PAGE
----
The present study only detected symptomatic thrombotic events. Thrombosis or oxygenator clot were registered in 15% of the patients, which is somewhat lower than found in register studies5, 6. Generally, thrombotic events in ECMO patients are possibly highly underestimated by clinical evaluation32.
The strengths of the present study comprise a large cohort compared with previous studies on bleeding and thrombosis during ECMO therapy and with similar patient characteristics in particular concerning age, predominantly male sex, comorbidities, duration, and indications for ECMO therapy4,5,6. Patients in the present study were extensively examined with conventional and dynamic coagulation assays evaluating primary and secondary hemostasis including in vivo thrombin generation. Evaluation of platelet aggregation measures were performed with and without exclusion of patients receiving antiplatelet medicine and platelet count above and below 100 × 109/L, as platelet aggregation is negatively affected by platelet count < 100 × 109/L33 Further, patients were followed during their entire ECMO run and until 30 days after weaning. Based on detailed clinical information the association with bleeding and thrombosis could be investigated.
This study also has limitations. A cause-and-effect relationship could not be established as coagulation measurements and bleeding events were concurrent. Registration of bleeding and thrombosis relied upon medical charts leading to possible underreporting. The registration and grading of bleedings were however, supported by systematic registrations of transfusion requirements and hemodynamic data. The present study did not perform ultrasound following decannulation. Hence, incidental deep venous thrombosis at cannulation sites were not found and these constitute a large part of thrombotic events in previous reports32. Due to high early mortality causing drop-out and heterogeneity in the course of disease, repeated measurements analysis was not feasible.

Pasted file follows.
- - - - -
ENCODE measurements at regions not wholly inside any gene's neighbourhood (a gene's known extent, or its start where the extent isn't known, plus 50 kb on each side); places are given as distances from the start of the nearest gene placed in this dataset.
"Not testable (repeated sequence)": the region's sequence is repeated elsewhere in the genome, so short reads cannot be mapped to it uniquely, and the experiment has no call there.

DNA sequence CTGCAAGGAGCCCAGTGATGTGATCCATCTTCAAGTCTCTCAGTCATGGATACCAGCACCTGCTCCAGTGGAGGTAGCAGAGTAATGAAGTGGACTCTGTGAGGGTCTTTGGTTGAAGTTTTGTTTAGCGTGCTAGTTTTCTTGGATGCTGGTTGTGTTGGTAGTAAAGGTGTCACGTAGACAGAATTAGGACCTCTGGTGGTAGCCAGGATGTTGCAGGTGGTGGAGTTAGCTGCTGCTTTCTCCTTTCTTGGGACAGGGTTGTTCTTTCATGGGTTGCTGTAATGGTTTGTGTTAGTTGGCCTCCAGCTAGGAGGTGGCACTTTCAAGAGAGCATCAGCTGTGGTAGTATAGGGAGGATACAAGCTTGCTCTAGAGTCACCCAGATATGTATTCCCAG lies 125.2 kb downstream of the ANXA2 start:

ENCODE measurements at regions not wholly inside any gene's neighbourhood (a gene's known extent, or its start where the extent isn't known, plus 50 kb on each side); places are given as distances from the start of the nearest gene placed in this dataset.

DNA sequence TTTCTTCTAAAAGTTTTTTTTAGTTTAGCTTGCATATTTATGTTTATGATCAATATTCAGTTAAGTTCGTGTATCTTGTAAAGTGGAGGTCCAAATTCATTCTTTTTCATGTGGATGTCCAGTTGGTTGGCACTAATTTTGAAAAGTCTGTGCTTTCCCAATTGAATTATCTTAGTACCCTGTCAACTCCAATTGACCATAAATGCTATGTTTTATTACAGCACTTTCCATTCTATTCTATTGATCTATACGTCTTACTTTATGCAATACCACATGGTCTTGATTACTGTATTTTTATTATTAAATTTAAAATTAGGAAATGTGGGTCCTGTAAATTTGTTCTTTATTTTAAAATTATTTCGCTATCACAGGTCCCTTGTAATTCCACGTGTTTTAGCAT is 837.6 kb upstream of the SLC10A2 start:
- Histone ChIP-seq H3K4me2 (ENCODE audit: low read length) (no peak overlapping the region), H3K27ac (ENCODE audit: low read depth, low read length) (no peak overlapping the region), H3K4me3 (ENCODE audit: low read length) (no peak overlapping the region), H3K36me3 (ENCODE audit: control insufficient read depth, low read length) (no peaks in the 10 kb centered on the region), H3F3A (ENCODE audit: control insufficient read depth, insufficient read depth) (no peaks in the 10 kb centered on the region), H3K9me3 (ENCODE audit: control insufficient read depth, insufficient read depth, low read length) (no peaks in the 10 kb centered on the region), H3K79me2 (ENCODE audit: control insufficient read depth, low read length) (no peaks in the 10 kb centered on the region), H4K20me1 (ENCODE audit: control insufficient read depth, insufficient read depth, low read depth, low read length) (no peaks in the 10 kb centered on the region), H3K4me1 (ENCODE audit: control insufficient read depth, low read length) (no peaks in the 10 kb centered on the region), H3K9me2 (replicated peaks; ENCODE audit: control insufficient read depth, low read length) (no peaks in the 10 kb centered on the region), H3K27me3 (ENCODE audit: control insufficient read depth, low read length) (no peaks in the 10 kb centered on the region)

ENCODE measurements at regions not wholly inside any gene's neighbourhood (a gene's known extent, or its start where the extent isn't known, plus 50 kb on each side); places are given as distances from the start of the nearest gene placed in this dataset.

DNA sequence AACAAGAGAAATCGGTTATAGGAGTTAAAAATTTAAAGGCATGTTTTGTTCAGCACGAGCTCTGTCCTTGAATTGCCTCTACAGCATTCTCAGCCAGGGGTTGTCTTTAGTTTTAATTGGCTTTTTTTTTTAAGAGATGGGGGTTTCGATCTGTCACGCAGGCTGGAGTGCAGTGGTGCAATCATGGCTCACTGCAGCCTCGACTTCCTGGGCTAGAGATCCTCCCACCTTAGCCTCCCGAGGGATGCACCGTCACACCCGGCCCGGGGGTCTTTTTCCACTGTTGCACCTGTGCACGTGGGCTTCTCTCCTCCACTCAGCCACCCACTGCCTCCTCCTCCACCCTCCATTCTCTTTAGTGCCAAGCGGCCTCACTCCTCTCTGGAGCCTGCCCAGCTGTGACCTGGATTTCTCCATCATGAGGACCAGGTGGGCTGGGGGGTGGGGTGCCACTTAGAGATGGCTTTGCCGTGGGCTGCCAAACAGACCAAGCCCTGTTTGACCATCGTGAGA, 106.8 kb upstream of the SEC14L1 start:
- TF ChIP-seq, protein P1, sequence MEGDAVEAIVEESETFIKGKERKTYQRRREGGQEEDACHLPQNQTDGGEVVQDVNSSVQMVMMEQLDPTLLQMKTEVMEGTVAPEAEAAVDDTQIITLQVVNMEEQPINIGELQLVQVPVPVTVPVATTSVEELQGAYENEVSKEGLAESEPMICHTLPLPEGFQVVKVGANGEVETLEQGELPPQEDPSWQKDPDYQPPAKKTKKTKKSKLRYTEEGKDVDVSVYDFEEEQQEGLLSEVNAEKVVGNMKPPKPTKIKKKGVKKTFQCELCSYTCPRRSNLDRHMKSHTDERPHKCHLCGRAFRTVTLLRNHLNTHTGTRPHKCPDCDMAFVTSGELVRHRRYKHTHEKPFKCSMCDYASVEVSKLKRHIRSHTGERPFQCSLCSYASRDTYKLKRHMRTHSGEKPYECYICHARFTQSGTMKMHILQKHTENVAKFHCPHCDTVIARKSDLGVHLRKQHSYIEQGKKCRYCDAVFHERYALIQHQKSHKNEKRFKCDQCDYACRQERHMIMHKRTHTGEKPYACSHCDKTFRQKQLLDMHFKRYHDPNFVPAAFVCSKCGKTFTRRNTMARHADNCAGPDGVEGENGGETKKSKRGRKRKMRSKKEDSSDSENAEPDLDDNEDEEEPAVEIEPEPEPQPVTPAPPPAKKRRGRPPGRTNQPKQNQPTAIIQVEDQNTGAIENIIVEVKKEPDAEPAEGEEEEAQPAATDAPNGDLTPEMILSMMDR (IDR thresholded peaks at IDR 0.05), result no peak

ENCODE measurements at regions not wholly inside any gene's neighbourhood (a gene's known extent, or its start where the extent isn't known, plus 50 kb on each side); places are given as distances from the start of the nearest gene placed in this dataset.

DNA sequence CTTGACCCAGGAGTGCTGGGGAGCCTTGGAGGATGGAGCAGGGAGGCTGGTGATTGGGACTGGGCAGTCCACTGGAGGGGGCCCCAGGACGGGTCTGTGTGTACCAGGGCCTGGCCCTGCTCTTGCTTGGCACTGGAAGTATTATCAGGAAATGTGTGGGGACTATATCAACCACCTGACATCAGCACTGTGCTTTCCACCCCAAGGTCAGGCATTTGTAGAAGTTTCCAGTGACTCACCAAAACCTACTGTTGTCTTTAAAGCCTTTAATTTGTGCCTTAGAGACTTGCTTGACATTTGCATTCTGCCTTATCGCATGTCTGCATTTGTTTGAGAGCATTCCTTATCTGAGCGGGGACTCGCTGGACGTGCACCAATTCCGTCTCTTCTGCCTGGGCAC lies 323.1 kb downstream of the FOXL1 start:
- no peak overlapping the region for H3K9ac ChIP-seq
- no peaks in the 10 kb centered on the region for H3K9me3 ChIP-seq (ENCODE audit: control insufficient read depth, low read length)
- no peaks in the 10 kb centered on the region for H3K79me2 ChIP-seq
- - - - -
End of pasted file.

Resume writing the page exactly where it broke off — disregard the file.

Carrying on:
In conclusion, low fibrinogen levels and decreased platelet aggregation, irrespective of platelet count, were associated with bleeding on day 1–2 after ECMO initiation. Congruity existed between ROTEM® measurements and standard coagulation assays, but plasma fibrinogen measurements had a stronger association with bleeding than ROTEM® measurements and the correlation between APTT and INTEM CT measurements was only moderate. The present study does not support ROTEM® analysis as a routine part of coagulation monitoring during ECMO therapy.
The data that support the findings of this study are available from the corresponding author C.L.H but restrictions apply to the availability of these data, which were used under license for the current study, and so are not publicly available. Data are however available from the authors upon reasonable request to the corresponding author C.L.H and with permission of Department of Intensive Care, Aarhus University Hospital.
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The present study was funded by a grant from Aarhus University, Denmark, together with private funding: Helge Peetz and Verner Peetz and wife Wilma Peetz’s Foundation; Merchant L.F. Foght’s Fund; P.A. Messerschmidt and wife’s Fund; Gunnar Steen Jacobsen and Kirsten Hjortholm Foundation, and The Danish Medical Association Research Fund.
The authors declare no competing interests.
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Hvas, C.L., Christensen, S., Balle, C.M. et al. Bleeding patients on extracorporeal membrane oxygenation have reduced platelet aggregation and plasma fibrinogen: a longitudinal observational study. Sci Rep 13, 14557 (2023). https://doi.org/10.1038/s41598-023-41773-3